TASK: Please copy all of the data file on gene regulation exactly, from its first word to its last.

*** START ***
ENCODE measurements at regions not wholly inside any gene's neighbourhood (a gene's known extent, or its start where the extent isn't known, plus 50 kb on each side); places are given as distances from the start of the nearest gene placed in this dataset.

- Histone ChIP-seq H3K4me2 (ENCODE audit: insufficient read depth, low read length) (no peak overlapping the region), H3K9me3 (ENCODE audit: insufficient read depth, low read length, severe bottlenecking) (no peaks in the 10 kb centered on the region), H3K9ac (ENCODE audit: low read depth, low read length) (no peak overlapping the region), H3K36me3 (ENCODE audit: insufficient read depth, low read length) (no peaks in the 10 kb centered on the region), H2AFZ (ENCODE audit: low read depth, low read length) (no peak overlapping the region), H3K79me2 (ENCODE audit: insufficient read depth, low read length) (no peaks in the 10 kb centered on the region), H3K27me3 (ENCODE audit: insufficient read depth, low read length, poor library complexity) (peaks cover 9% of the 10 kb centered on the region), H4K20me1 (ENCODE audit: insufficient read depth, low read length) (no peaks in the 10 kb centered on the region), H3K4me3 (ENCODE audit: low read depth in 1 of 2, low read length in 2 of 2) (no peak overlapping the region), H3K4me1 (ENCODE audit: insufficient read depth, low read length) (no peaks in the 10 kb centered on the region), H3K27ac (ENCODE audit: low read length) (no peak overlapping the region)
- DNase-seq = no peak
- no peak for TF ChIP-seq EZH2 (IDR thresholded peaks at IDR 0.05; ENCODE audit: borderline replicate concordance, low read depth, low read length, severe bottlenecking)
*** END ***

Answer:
ENCODE measurements at regions not wholly inside any gene's neighbourhood (a gene's known extent, or its start where the extent isn't known, plus 50 kb on each side); places are given as distances from the start of the nearest gene placed in this dataset.

- Histone ChIP-seq H3K4me2 (ENCODE audit: insufficient read depth, low read length) (no peak overlapping the region), H3K9me3 (ENCODE audit: insufficient read depth, low read length, severe bottlenecking) (no peaks in the 10 kb centered on the region), H3K9ac (ENCODE audit: low read depth, low read length) (no peak overlapping the region), H3K36me3 (ENCODE audit: insufficient read depth, low read length) (no peaks in the 10 kb centered on the region), H2AFZ (ENCODE audit: low read depth, low read length) (no peak overlapping the region), H3K79me2 (ENCODE audit: insufficient read depth, low read length) (no peaks in the 10 kb centered on the region), H3K27me3 (ENCODE audit: insufficient read depth, low read length, poor library complexity) (peaks cover 9% of the 10 kb centered on the region), H4K20me1 (ENCODE audit: insufficient read depth, low read length) (no peaks in the 10 kb centered on the region), H3K4me3 (ENCODE audit: low read depth in 1 of 2, low read length in 2 of 2) (no peak overlapping the region), H3K4me1 (ENCODE audit: insufficient read depth, low read length) (no peaks in the 10 kb centered on the region), H3K27ac (ENCODE audit: low read length) (no peak overlapping the region)
- DNase-seq = no peak
- no peak for TF ChIP-seq EZH2 (IDR thresholded peaks at IDR 0.05; ENCODE audit: borderline replicate concordance, low read depth, low read length, severe bottlenecking)